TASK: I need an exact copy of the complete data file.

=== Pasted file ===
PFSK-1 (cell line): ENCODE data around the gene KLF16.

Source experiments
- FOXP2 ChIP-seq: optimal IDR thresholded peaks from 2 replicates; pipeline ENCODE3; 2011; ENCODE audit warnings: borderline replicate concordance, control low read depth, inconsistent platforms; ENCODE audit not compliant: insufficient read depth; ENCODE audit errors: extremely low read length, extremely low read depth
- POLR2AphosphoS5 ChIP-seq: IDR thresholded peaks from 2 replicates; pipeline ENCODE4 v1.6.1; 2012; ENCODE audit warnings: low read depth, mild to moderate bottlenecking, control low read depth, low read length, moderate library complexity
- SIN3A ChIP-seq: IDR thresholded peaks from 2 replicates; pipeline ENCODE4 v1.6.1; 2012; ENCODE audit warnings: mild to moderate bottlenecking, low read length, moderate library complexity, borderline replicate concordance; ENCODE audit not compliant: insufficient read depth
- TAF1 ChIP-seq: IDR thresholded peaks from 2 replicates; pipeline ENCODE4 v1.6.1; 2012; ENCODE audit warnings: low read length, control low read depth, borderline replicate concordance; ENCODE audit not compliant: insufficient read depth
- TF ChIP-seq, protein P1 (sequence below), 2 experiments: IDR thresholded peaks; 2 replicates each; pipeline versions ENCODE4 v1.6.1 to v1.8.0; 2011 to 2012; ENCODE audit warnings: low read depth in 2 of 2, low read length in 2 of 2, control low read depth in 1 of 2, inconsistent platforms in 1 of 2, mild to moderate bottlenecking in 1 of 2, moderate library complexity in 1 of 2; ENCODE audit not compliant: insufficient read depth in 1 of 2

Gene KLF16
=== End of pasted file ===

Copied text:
PFSK-1 (cell line): ENCODE data around the gene KLF16.

Source experiments
- FOXP2 ChIP-seq: optimal IDR thresholded peaks from 2 replicates; pipeline ENCODE3; 2011; ENCODE audit warnings: borderline replicate concordance, control low read depth, inconsistent platforms; ENCODE audit not compliant: insufficient read depth; ENCODE audit errors: extremely low read length, extremely low read depth
- POLR2AphosphoS5 ChIP-seq: IDR thresholded peaks from 2 replicates; pipeline ENCODE4 v1.6.1; 2012; ENCODE audit warnings: low read depth, mild to moderate bottlenecking, control low read depth, low read length, moderate library complexity
- SIN3A ChIP-seq: IDR thresholded peaks from 2 replicates; pipeline ENCODE4 v1.6.1; 2012; ENCODE audit warnings: mild to moderate bottlenecking, low read length, moderate library complexity, borderline replicate concordance; ENCODE audit not compliant: insufficient read depth
- TAF1 ChIP-seq: IDR thresholded peaks from 2 replicates; pipeline ENCODE4 v1.6.1; 2012; ENCODE audit warnings: low read length, control low read depth, borderline replicate concordance; ENCODE audit not compliant: insufficient read depth
- TF ChIP-seq, protein P1 (sequence below), 2 experiments: IDR thresholded peaks; 2 replicates each; pipeline versions ENCODE4 v1.6.1 to v1.8.0; 2011 to 2012; ENCODE audit warnings: low read depth in 2 of 2, low read length in 2 of 2, control low read depth in 1 of 2, inconsistent platforms in 1 of 2, mild to moderate bottlenecking in 1 of 2, moderate library complexity in 1 of 2; ENCODE audit not compliant: insufficient read depth in 1 of 2

Gene KLF16